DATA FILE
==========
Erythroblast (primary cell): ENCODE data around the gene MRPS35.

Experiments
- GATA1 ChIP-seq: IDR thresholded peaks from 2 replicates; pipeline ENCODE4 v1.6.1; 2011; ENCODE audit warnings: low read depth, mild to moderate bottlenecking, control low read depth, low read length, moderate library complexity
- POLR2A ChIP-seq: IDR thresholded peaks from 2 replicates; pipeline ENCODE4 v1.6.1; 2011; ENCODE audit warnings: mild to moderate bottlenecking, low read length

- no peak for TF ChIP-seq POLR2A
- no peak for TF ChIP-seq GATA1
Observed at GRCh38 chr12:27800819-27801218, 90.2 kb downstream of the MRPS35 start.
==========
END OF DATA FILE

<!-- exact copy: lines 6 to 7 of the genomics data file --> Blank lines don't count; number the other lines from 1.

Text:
- no peak for TF ChIP-seq GATA1
Observed at GRCh38 chr12:27800819-27801218, 90.2 kb downstream of the MRPS35 start.